For starters, I found it a bit unnerving being stared at. Let's face it: we were the only white faces in the entire market. We stood out. Now normally in the U.S., even when you stand out, people tend to keep to themselves. Very rarely do I find that people actually look up when they pass each other on the street in America.

In Haiti, there is no personal space, and when someone looks at you, it's right in the eye, and they don't break contact. Our group of four, flanked by the ballsiest woman I know and a six-five Haitian policeman with a gun, was being stared at by literally hundreds of people every second. And because I'm holding a bunch of camera gear, I can only really see what I'm filming... and everyone is looking at me through the viewfinder. I had no opportunity to look back, to complete the interaction.

For a brief few moments, I thought we were going to be approached for the camera gear, as so many of my videographer friends have been in our own country. My friend Bill from D.C. said, "Ya know, Dan, I've filmed all over the world in some pretty wild places, but the only time I was ever really scared was shooting b-roll for The Wire in Baltimore. There, you really felt like you were taking your life in your hands."

But once I was in the thick of this adventure for a minute or two, my fear lifted away. No one messed with us, no one approached us, and in fact, quite a few smiled at Wayne. They knew him. They knew he was here to help. And we were good enough for Wayne, so we were good enough for them.

There were three things that really stuck out to me about the market. First, there was an abundance of food. Everywhere I looked, there were vegetables and fruits and seafood of all kinds. Some women had cabbage and carrots, and they were making a non-mayonnaise, super hot version of coleslaw that was not only beautiful, but out of this world tasty.

Second, not too many people were buying the food. Food costs money. Very few people in Haiti actually have any money, so they have to barter. However, if you don't have anything that the food vendors want to barter with, they won't sell you anything. And if the food vendors don't sell the food, it rots.

And honestly, that's where a large chunk of the smell in downtown Port au Prince comes from: rotting food. Before we even got to the market, I can't tell you how many piles of rot at least five feet high we drove past. And because garbage pick-up is spotty at best, therein lies the issue.


But the most bizarre thing that popped out at me in our time in Port au Prince was the gray water. No matter where you walk, there's this gray water. When I asked Annie the last time it rained, she said, "There's been nothing in the last week." When I asked if any of this was storm water, she shook her head from right to left.

At that point, Wayne said, "And now you see why shoes are so important. Shoes are a barrier between life and death for some of these people. Imagine if you had an open cut on the bottom of your foot and you stepped in that. How long do you think you would last?"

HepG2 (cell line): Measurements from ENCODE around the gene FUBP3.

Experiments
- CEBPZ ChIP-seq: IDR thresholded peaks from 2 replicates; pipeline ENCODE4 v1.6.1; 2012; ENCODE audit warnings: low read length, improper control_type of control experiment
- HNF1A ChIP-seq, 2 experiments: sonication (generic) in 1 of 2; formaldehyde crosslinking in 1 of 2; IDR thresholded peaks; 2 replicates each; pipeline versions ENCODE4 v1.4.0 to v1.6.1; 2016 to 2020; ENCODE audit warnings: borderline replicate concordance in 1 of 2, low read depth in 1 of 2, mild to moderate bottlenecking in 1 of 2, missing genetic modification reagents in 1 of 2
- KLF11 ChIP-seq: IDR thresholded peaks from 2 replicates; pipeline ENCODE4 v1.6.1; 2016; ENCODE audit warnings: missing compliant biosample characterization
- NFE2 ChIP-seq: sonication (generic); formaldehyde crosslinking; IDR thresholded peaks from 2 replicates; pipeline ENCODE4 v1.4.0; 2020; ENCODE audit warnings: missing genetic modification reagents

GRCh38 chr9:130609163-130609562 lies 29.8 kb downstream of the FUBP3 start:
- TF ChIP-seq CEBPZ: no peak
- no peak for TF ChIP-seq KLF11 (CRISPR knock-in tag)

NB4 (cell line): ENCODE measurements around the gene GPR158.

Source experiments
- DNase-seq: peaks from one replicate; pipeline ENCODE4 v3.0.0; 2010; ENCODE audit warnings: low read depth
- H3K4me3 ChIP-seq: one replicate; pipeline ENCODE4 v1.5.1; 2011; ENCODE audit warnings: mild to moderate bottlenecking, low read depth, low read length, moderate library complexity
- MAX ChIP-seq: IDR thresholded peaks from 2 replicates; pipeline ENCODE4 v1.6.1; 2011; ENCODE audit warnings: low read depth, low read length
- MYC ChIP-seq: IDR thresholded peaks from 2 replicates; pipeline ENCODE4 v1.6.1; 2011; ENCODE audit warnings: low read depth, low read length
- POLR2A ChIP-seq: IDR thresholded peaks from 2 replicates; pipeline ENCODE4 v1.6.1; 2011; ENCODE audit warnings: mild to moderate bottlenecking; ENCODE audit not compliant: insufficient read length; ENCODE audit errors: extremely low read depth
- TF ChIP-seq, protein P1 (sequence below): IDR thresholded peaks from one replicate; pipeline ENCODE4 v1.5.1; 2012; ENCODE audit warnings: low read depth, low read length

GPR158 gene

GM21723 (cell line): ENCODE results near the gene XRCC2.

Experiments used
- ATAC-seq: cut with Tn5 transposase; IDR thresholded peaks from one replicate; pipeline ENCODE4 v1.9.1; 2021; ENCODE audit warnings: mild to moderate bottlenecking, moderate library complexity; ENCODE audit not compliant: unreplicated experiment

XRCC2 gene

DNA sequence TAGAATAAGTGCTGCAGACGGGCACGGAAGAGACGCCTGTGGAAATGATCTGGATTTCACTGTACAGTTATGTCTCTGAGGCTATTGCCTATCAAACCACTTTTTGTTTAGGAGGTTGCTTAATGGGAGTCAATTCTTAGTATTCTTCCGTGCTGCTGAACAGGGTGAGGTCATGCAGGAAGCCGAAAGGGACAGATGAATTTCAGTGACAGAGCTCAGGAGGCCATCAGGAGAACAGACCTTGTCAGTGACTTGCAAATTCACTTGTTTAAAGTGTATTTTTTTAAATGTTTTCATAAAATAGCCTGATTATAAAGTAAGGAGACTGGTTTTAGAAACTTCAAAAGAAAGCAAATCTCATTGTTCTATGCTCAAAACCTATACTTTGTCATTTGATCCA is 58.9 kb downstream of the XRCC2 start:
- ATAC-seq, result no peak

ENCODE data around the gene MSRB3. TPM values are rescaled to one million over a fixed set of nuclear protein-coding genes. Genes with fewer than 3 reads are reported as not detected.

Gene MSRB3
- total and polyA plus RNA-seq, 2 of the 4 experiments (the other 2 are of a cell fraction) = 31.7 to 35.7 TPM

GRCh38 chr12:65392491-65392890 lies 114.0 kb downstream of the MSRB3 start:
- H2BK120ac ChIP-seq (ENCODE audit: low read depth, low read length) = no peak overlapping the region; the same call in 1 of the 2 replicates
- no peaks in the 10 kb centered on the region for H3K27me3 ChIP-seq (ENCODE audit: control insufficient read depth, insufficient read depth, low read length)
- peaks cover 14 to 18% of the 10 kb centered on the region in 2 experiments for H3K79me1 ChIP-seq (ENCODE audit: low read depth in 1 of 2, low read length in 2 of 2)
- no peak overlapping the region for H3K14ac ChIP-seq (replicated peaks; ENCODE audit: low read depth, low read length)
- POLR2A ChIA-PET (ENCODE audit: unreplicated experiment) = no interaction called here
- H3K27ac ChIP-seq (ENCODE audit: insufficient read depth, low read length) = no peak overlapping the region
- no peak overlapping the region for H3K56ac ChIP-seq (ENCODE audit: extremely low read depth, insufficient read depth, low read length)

Wayne told me so many stories that day. Two months prior, there was the story of a woman who traded a pair of shoes for a goat because she was too malnourished to produce milk for her newborn. Shoes weren't just life-saving implements for some of these folks... they were currency. In fact, you could get a decent amount of food from a vendor with a single pair shoes.

In another part of the market where shoes were being sold, women would clean them, polish them, and put paper in them. Todd said it really well: "Everybody deserves to have the feeling of a new pair of shoes."


When we asked Wayne about what types of shoes are needed, he said, "All kinds. Even women's heels. A woman can buy a pair of heels, and if she has a dress, she can apply for administrative work if she has the skills, as opposed to something more labor intensive like housecleaning." It automatically brought me back to St. Louis, to my friend Ali Kindle who owns a shop called Rung. They help to pair unemployed and underemployed women who need business clothes for work, with outfits they can use and would otherwise not be able to afford.

But the one thing I learned from Wayne was something he said at the end of an interview we filmed in the market. As I turned off my camera, I asked him, "Wayne, do you not feel it kind of odd that I, who co-founded a charitable mission to help cancer patients, am helping you, who founded a wildly successful mission to put shoes on the neediest people around the world? Aren't we kind of competing for dollars, in a sense?"

He simply said this: "Dan, you're not my competition. Even other shoe organizations are not my competition. Right now, there are 287 million people on this earth without a single pair of shoes. My only competition is time."

It's why today, as co-founder of The Half Fund, I have no qualms about helping Teri Griege with Powered by Hope, or Matt Zachary with Stupid Cancer, or Cara Paymaster with Hope 4 Young Adults With Cancer. Or April Dzubic from the American Cancer Society. Or Renata Sledge from the Cancer Support Community. We are not competitors. We are all in this together.

That was the re-ignition of the fire in me to want to make the world a better place... something that would almost be extinguished just two hours later.